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entire planet. >> this poster child for solar engineering is the mount pinitubo eruption. >> reporter: spewing millions of tons of sulfuric in the air. >> if that amount of air had been kept in the stratosphere that would have been enough to set off all the global warming expected this century. we need 10, 12 airports. i think of this as an state of emergency. but some worry having that option will continu allow us toe as we have. and there could be serious and dangerous consequences. >> we need to adopt efficiency >> the truth is that we only
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barely understand what geoengineering might do to the planet and skies that all of us must share. jacob ward, al jazeera, san francisco. >> australia is breathing a sigh of relief after the cyclone they thought would be the worst in lee years didn't live up to the hype. the cyclone down grading from a category 5 to a category 1. it left destruction but no reports of serious injuries or damage. illegal crossings from the south west border has been rising. 69% more than the year before. there has been a string of shootings involve border patrol agents, and now paul beban is in a town that straddling the
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border of arizona and mexico. >> a dusty cross and faded plastic flowers mark the spot where a boy named jose antonio rodriguez died, gunned down in his hometown of nogales, mexico. this is the story of a boy, a border, and a wall of silence. sometimes shortly before 11:00 p.m. the 16-year-old died instantly when he was hit by a bullet in the back of the head. as he fell face down eight more shots hit him in the back. at least one border patrol agent fired from somewhere around here on top of this cliff in arizona, through the fence and down into the street, down into mexico. why? border patrol said jose antonio was throwing rocks at them. but one eyewitness said jose antonio was just walking down the street. even if he was throwing rocks,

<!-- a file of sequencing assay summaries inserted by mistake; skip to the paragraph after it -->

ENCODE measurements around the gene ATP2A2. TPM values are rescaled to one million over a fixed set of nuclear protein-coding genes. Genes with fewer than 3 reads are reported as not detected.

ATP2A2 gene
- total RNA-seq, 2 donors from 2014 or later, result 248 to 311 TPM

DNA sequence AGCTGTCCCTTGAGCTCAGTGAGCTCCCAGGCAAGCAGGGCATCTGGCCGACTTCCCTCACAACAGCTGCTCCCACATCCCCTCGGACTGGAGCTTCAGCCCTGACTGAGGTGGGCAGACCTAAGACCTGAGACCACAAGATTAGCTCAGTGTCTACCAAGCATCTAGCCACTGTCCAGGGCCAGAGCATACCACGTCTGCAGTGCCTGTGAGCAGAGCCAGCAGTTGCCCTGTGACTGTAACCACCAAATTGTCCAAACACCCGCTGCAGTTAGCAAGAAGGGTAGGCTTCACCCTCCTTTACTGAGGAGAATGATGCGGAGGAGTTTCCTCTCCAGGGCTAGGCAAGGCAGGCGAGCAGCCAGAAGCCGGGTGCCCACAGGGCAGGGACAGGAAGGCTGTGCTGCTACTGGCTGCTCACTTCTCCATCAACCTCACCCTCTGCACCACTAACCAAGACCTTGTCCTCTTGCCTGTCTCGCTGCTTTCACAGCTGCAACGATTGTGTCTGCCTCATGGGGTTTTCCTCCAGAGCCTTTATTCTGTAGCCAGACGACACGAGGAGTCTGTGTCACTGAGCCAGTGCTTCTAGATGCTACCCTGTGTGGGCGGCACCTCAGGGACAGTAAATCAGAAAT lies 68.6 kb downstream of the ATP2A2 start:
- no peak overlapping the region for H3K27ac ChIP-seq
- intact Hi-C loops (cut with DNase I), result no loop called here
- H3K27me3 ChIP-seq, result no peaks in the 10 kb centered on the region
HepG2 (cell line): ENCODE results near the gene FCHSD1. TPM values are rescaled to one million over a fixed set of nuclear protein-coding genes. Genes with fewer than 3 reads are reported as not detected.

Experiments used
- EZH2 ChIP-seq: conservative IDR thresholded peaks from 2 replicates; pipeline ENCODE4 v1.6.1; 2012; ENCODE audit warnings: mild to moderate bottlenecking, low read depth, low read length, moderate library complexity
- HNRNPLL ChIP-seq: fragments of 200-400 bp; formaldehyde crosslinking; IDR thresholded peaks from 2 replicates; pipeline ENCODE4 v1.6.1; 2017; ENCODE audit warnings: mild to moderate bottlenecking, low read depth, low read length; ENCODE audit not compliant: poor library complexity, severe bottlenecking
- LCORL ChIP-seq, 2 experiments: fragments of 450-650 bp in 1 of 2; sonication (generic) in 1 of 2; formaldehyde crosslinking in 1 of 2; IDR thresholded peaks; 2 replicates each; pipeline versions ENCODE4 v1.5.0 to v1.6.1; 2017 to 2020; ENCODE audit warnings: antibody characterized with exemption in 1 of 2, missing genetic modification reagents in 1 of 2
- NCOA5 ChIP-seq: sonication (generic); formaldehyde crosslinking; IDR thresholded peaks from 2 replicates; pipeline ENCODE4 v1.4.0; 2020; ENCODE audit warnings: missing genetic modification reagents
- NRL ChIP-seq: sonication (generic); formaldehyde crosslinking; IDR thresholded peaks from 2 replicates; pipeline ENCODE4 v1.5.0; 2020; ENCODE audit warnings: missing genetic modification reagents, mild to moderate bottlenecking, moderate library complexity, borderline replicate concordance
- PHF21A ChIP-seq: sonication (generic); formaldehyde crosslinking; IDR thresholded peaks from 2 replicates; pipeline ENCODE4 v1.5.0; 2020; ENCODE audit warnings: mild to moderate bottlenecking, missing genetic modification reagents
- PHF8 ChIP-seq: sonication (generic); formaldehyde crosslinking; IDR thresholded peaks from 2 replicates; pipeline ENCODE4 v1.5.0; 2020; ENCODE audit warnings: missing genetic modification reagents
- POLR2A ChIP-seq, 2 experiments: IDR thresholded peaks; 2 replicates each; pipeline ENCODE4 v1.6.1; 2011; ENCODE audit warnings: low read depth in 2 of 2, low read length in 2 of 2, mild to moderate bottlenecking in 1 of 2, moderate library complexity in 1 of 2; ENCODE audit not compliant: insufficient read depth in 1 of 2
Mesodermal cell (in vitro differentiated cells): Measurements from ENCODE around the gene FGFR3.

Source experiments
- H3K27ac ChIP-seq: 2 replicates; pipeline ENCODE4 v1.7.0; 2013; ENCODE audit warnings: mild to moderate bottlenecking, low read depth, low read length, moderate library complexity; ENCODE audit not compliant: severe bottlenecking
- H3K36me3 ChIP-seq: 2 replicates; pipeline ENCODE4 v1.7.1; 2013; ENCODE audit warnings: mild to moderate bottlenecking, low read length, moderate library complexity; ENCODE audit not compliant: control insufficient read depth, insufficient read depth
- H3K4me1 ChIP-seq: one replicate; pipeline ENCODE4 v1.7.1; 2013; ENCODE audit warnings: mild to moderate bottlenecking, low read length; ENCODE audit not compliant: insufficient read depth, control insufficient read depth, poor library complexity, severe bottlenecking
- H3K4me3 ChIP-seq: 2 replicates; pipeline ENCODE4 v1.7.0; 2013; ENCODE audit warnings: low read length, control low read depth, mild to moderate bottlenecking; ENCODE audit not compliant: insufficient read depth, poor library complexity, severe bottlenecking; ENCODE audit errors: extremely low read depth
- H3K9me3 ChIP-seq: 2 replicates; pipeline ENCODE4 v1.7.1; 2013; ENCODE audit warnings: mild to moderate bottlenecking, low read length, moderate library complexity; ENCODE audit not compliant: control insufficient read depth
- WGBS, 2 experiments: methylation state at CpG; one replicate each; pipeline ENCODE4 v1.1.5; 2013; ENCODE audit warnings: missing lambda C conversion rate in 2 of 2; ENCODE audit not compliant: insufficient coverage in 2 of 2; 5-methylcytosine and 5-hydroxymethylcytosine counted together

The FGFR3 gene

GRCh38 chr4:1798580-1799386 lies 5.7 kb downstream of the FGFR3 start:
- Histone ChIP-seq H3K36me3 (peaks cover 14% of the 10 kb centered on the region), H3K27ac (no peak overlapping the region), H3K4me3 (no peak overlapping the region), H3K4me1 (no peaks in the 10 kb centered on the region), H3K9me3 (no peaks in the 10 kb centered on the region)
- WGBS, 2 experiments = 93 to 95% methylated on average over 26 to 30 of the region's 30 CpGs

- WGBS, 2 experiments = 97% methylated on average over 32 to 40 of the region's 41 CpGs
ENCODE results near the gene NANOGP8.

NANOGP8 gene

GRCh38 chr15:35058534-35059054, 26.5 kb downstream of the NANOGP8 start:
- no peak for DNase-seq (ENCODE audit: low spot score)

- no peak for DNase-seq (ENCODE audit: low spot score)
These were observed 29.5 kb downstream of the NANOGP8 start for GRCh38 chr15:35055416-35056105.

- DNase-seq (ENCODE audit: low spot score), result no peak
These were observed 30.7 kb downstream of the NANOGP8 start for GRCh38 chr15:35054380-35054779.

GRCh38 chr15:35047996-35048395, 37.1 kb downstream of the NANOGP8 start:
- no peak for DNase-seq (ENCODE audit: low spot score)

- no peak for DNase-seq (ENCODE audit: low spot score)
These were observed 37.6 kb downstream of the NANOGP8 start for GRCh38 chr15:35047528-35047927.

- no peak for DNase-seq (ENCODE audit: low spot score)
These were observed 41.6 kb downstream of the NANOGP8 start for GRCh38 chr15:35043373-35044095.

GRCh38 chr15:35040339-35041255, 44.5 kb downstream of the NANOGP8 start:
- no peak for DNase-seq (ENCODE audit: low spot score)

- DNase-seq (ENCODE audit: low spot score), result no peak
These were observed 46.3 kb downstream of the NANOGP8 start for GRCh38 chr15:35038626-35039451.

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was shooting him an appropriate response? was he really a threat to armed agents up on a cliff behind a fence? jose antonio's grandmother is an american citizen. she lives on the arizona side of the fence in nogales a few minutes away from where jose antonio was killed. at a bedside shrine she prays. >> there needs to be justice because it seems to me that a cold-blooded calculated crime, to me it's a crime with no justification because he wasn't doing anything. he was just walking. he wasn't doing anything. >> almost a year and a half after the fatal shooting the border patrol had formerly responded to jose antonio's family. >> this is the claim jose antonio's mother.